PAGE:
Start to eat that elephant one bite at a time. Maybe you start with your linen closet. The point is to take action toward creating the spaces in your home the way that energize you rather than drain you.

Do no more than 2-3 items per week so you can feel the victory of accomplishment on a consistent basis.

Step 3: Expand your reach: Once you have started on your personal spaces, it’s time to look at your time commitments.

Our schedules are overloaded and it’s time to take back control.

First, look at what you’ve committed to and decide what you can let go of. Ask yourself: When I made this decision, was I coming from a place of “should” or “have to”?

We never make great decisions from that place. Plus, the commitment feels like a ball and chain around your neck.

Before you cancel, check-in with yourself to make sure this isn’t a pattern. Do you flake out often? If so, this is a different issue.

Once you’ve chosen what you can remove from your calendar, start letting those involved know.

Remember, honest is the best policy. We might be tempted to tell a little white lie, but don’t do it. Honesty is the best solution and people will respect you for it.

People have a very difficult time saying “no”.

When cancelling, call the person or do it in person if at all possible.

Follow this formula:

  • State original reason you agreed
  • State why that reason has changed
  • Tell them you are now not able to honor this commitment
  • Apologize for the inconvenience and offer to help in another capacity

Stick with short and sweet.

Moving forward, decide to take time before agreeing to anything. Pausing is a powerful tool to have in your toolbox.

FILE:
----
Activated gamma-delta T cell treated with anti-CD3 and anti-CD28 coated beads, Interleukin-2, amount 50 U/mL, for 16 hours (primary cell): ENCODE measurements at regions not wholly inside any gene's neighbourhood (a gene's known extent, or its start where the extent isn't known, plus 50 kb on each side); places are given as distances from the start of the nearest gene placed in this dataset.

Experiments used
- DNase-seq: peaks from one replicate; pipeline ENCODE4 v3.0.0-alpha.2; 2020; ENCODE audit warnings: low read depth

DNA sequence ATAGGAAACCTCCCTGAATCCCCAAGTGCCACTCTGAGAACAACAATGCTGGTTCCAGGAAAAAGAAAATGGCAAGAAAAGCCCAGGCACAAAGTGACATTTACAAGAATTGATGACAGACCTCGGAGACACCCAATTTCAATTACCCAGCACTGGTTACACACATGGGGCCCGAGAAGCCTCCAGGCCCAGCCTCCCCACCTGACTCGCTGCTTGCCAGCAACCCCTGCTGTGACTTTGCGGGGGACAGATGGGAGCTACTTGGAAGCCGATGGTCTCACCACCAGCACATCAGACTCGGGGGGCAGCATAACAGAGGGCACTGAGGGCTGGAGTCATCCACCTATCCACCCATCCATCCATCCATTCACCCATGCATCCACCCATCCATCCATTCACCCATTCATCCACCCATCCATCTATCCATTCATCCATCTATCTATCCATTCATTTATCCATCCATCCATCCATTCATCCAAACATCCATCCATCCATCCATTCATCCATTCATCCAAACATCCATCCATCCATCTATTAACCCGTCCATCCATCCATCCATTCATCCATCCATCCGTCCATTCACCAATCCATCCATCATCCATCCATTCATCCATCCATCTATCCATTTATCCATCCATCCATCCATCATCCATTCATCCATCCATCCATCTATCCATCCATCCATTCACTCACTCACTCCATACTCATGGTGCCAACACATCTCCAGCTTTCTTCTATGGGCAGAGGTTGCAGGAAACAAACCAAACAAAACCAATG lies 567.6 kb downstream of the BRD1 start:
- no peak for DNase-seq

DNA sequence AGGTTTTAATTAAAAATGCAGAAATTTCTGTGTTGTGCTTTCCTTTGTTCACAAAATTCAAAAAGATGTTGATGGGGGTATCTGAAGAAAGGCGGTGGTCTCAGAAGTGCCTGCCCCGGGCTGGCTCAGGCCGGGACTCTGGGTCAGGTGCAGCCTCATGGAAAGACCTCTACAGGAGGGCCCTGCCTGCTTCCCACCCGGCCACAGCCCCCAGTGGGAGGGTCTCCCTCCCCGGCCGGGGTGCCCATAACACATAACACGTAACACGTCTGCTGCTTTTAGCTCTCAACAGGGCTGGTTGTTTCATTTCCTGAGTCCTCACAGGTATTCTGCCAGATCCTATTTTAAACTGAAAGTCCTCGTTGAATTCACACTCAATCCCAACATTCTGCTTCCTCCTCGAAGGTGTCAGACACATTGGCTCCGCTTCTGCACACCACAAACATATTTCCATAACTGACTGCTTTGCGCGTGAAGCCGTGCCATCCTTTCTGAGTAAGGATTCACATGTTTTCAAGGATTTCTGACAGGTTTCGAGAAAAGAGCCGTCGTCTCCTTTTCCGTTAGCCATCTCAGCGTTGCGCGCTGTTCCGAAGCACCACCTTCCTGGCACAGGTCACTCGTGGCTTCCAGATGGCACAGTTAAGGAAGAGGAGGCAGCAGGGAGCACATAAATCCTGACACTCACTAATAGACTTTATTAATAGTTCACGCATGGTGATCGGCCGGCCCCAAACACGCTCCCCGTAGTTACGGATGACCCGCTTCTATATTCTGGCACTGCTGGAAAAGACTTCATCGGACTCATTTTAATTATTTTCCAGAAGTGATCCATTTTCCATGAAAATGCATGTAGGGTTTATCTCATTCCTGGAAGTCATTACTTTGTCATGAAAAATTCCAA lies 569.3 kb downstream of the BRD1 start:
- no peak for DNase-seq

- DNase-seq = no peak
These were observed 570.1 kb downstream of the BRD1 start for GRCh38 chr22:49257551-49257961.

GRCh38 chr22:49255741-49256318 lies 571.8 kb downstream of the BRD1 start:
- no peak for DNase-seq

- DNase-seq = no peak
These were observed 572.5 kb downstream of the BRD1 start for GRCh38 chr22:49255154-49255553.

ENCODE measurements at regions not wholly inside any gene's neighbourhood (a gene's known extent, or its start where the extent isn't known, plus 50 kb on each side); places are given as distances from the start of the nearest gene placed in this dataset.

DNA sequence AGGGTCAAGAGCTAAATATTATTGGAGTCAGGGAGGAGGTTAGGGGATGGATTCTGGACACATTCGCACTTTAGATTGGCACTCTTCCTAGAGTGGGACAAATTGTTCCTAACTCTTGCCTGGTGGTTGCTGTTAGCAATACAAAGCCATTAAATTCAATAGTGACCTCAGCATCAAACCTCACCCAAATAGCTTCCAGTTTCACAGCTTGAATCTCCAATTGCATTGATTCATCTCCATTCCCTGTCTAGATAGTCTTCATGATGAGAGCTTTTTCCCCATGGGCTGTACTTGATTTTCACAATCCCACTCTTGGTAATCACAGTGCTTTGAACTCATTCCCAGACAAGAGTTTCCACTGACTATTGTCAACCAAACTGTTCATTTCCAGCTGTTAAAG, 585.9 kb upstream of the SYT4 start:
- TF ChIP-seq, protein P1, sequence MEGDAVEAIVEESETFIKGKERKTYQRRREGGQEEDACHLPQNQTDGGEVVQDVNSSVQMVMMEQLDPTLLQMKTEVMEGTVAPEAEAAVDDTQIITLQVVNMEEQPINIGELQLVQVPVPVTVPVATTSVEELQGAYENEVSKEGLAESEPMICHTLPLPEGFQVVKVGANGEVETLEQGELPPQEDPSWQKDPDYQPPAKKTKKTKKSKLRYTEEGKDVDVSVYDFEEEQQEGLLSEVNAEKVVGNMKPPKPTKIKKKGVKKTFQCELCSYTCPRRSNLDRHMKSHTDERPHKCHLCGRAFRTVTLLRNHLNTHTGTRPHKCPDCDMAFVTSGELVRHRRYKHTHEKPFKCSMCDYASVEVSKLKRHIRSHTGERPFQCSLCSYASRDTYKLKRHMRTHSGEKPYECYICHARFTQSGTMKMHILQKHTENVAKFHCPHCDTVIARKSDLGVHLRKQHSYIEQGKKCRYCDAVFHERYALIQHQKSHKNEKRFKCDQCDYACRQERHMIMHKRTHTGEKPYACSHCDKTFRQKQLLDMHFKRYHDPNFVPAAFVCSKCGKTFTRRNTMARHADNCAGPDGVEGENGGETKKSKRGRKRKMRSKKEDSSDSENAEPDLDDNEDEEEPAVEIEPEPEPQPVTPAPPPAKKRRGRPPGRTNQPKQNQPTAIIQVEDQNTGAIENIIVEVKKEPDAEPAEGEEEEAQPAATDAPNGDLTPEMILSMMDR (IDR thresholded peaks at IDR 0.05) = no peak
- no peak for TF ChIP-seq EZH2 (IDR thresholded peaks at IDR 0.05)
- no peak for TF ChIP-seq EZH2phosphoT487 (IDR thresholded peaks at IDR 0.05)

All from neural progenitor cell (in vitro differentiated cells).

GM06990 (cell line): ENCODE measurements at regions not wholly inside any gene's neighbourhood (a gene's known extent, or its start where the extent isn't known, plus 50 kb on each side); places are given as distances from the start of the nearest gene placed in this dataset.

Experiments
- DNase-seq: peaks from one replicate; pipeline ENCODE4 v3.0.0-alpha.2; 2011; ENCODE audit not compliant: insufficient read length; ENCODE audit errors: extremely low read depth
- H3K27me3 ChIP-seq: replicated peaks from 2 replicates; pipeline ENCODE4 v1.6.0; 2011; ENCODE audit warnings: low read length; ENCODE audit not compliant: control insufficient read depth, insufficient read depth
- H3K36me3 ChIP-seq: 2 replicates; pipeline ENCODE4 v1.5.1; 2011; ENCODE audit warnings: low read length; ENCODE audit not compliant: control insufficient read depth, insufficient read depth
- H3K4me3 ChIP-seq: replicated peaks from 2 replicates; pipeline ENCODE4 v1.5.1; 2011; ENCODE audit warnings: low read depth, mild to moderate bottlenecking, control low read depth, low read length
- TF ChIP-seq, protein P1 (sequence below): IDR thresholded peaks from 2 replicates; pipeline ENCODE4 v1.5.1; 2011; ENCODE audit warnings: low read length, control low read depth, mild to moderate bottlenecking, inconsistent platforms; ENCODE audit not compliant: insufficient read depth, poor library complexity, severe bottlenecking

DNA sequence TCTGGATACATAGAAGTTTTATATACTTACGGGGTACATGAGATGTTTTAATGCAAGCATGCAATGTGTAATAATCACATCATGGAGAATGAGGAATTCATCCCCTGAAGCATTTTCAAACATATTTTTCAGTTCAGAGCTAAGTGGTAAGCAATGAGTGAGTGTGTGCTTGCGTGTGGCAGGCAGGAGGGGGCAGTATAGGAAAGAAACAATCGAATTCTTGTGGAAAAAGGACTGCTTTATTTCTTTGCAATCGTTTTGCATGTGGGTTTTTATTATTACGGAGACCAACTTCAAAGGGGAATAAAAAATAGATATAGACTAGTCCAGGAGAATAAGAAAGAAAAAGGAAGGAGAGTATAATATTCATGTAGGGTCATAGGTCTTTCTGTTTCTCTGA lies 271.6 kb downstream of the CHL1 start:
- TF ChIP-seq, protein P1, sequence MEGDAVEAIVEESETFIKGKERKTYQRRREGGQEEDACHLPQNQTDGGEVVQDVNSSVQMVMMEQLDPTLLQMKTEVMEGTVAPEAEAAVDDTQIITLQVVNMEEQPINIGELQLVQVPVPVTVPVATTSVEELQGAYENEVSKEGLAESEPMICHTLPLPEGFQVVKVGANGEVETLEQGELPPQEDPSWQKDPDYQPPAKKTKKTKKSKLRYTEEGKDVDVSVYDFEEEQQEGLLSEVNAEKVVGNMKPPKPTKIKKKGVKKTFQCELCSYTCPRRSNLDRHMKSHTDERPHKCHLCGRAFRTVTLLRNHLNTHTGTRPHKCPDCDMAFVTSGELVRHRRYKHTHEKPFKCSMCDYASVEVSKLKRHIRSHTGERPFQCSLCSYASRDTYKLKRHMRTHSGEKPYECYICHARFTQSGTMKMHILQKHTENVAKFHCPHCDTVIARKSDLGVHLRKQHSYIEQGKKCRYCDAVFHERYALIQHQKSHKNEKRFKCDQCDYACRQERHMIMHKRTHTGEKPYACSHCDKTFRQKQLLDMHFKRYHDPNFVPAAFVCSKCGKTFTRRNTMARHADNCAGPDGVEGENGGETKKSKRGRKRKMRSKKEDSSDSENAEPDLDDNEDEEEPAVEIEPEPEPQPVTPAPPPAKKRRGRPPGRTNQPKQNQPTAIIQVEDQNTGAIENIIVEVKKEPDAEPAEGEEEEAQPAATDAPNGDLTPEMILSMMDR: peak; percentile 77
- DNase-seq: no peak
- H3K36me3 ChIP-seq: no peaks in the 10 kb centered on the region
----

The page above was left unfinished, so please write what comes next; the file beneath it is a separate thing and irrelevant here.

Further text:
“I’ll need to check my schedule and get back to you.”

And learn this sentence: “No, that doesn’t work for me right now.”

Use these tips to reduce the stress and regain your energy.

 

Setting Goals for the New Year

Leadership and Life Coach Barbara Churchill says to toss out any New Year’s Resolutions you’re planning to set. Instead, take another approach and set goals to accomplish. She shares tips and resources to help you have the best year ever.

Barbara’s resource suggestions:

Phone Apps

Nozbe

GoalsonTrack

Book

“GOALS! How to Get Everything You Want – Faster Than You Ever Thought Possible” by Brian Tracy

Podcast

Brooke Castillo (in particular, episodes 3 and 86)

Set a Word of the Year

Dealing with Challenging People

Whether you’re in a meeting at work, part of a team that has a project with a deadline or in your personal life, some of the people you find yourself surrounded with might be a little difficult to deal with. Leadership & Life Coach Barbara Churchill has three things you can do to make dealing with them a little easier.

Advice on Making Money from Home

When it comes to selling items through direct sales or by starting a company, we asked three women who started their own businesses for advice.

Resources:

SCORE

Women Entrepreneurs of Minnesota

Team Women MN

Elance

5 Love Languages

Love is the most important word in the English language and often the most confusing. We use the word love to describe how we are feeling about activities, objects, animals, and people. We even use it to explain behavior (such as, “I did it because I love him.”)

Love can be confusing, but it doesn’t have to be once you start understanding the 5 Love Languages. Leadership and Life Coach Barbara Churchill explains.

Words of Affirmation (verbal compliment or words of appreciation)
Quality Time (spending time together, giving your undivided attention to your partner)
Receiving Gifts (visual symbols of love)
Acts of Service (doing things you know your partner would like you to do)
Physical Touch (hugs, holding hands, kissing, etc.)
It’s important to find out which is your partners primary love language. It’s very common for people to use their own love language on your spouse, thinking it’s a good thing because it’s something that YOU respond well to. In reality, you partner may not respond at all to that language, leaving them feeling empty and unloved.

Find out what your primary and secondary love language is and share it with your partner. Now you are able to “speak” the correct language to each other with the impact to the relationship being profound.

(5 Love Languages)

Word of the Year

Leadership & Life Coach, Barbara Churchill, says there is no need to make a New Year’s resolution to make a change in your life. You can do it with a simple word

Want to get more of what you want? Grab your 3-part video series to learn how to say what you mean and start being heard.

Plus regular insights + tips and exclusive access to upcoming workshops + retreats!